However, the U.S. State Department's Office of Weapons Removal and Abatement said in 2008 that cluster bombs are a necessary tool in a nation's military arsenal, but they could be made safer for civilians.
That same year, the U.S. Department of Defense implemented its current cluster munitions policy. The crux is that after 2018, the military will only use cluster munitions containing submunitions that do not result in more than one-percent unexploded ordnance. That reduces the number of bomblets that can act as de facto landmines.
The U.S. military says it used cluster munitions during the war in Iraq.
After years of pressing for the drafting and passage of this convention, cluster bomb campaigner Nash says celebrations are planned for the August 1 entry into force, with the theme "beat the drum to ban cluster bombs." He says drumming events are set at monuments in many cities.
And he says campaigners are looking forward to the first meeting of parties to the convention, which is set for November in Laos.
It is not clear if the United States will send observers to that conference, despite the fact it is not a party to the convention.
The Convention on Cluster Munitions is not the only high-profile international treaty that the U.S. has not signed.
Steven Groves is a fellow at the Heritage Foundation, a conservative public policy research institute in Washington. He explains that the U.S. also is not a party to the landmines treaty, and it still stockpiles landmines that would violate the convention.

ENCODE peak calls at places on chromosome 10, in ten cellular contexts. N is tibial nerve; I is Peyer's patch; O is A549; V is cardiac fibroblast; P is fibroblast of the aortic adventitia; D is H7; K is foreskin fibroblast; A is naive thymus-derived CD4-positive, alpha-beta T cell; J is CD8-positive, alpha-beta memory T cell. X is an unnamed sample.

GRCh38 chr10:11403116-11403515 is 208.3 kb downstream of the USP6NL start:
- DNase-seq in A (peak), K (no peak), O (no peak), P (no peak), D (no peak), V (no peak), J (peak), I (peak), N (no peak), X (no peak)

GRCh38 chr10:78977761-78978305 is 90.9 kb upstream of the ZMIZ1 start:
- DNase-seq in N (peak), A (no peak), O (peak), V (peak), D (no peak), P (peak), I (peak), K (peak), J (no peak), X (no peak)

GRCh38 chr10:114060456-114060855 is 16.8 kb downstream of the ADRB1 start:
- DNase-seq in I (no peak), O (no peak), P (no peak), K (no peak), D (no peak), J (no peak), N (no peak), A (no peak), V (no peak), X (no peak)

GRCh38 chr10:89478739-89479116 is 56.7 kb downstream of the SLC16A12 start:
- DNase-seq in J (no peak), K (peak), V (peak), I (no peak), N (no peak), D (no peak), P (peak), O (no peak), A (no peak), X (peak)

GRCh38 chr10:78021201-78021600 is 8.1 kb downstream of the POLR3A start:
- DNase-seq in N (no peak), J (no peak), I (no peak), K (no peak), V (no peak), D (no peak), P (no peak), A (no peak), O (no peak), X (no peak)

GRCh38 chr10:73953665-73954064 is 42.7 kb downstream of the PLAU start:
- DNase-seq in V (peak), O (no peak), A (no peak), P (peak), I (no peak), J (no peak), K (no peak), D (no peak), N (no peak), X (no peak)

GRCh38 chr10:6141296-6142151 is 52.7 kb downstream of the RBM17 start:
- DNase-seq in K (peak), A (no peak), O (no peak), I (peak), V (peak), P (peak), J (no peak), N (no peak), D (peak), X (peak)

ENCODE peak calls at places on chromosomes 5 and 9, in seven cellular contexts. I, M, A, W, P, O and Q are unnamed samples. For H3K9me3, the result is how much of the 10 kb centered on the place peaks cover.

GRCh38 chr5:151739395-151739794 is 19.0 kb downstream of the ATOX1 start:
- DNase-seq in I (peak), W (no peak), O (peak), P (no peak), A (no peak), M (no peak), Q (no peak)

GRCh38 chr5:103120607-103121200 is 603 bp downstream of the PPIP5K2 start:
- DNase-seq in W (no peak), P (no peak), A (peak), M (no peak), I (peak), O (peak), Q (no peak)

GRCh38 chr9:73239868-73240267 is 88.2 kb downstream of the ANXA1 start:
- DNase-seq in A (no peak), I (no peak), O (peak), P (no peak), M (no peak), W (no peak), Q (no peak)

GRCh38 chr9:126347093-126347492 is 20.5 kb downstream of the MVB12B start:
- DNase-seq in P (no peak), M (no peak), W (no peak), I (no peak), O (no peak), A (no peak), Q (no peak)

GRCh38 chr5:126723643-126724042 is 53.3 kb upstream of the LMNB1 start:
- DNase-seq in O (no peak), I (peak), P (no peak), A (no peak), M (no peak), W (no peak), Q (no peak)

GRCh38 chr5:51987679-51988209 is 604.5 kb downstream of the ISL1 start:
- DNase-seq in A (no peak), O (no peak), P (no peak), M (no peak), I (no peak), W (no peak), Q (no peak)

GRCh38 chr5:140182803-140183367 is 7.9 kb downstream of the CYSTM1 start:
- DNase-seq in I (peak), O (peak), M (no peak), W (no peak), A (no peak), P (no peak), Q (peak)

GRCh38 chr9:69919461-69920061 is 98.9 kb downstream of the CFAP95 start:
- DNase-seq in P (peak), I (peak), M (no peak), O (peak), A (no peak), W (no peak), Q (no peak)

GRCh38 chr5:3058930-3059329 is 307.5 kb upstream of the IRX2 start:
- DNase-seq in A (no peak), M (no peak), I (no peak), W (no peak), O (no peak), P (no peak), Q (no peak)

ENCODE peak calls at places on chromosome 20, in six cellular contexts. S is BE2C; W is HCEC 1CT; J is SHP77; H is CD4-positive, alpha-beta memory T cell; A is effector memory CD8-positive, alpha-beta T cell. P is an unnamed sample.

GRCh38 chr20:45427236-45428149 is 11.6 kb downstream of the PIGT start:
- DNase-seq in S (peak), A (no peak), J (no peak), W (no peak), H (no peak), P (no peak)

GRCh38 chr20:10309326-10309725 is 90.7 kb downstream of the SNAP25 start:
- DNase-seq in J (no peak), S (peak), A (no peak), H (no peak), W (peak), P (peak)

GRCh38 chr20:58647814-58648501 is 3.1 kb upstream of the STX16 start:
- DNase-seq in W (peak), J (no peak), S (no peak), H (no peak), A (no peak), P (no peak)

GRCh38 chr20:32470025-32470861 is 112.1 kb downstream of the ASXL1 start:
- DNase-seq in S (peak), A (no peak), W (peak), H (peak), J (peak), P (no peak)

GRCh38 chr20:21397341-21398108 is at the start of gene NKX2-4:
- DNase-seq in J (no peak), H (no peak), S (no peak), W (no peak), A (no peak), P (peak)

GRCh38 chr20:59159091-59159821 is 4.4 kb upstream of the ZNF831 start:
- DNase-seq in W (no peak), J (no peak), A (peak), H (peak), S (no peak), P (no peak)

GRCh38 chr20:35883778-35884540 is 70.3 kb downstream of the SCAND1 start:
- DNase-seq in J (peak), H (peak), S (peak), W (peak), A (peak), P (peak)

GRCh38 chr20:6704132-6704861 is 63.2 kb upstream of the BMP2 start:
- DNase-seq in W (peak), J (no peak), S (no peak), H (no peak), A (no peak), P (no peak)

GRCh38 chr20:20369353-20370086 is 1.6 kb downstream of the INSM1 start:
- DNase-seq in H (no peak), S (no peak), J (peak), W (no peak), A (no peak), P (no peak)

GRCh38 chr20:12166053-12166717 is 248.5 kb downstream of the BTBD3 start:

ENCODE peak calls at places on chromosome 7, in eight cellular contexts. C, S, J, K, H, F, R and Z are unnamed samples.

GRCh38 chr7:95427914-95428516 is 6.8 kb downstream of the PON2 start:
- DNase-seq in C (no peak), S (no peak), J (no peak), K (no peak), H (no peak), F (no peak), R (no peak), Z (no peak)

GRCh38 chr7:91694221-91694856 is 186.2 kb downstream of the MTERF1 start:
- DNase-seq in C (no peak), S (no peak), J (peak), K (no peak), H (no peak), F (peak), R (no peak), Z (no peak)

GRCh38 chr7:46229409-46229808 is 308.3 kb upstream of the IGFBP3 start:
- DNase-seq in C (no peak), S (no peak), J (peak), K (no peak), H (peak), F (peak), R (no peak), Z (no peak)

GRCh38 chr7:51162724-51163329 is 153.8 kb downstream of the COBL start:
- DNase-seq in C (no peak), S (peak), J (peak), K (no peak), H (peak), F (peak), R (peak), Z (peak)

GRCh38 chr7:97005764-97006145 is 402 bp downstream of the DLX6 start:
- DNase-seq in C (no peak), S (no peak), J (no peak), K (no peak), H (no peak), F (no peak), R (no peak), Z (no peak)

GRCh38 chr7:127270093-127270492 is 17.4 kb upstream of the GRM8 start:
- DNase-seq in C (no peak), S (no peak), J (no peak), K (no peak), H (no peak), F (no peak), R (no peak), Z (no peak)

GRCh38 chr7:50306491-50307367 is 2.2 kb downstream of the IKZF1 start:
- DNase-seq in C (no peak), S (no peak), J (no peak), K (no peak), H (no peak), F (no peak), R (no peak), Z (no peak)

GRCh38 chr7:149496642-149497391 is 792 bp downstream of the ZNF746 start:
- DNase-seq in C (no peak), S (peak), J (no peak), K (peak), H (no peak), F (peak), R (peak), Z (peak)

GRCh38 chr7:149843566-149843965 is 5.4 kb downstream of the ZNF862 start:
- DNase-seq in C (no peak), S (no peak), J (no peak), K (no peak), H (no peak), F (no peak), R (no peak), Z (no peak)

"For treaties like the cluster munitions treaty or the landmines treaty or some other treaties that the U.S. is not a party to, generally that's because we haven't reached a consensus that U.S. interests are served," said Groves.
The U.S. has also refused to sign treaties such as the Convention on the Rights of the Child and the Convention on the Elimination of All Forms of Discrimination Against Women. Groves points out that although the United States has not signed certain treaties, it does not mean the United States is out of compliance with them.
"No one is going to say that because the United States is not party to the Convention on the Rights of the Child that there are American children who don't have any protection in this country. We have robust child-protection laws on the books of all 50 states," he added.
Groves says there are different ideas about the nature of international rights treaties. He says such treaties exist for governments to pledge action within their own countries, not to promote human rights around the world.
"That's something that the international human rights community has imposed upon the treaty system. That's not how an international human rights treaty works. International human rights treaties are designed to make an international promise about how your government will treat your own people," he said.
Groves says another concern, but not necessarily a central one, is whether the sovereignty a nation surrenders by being a party to an international treaty outweighs the nation's potential gains.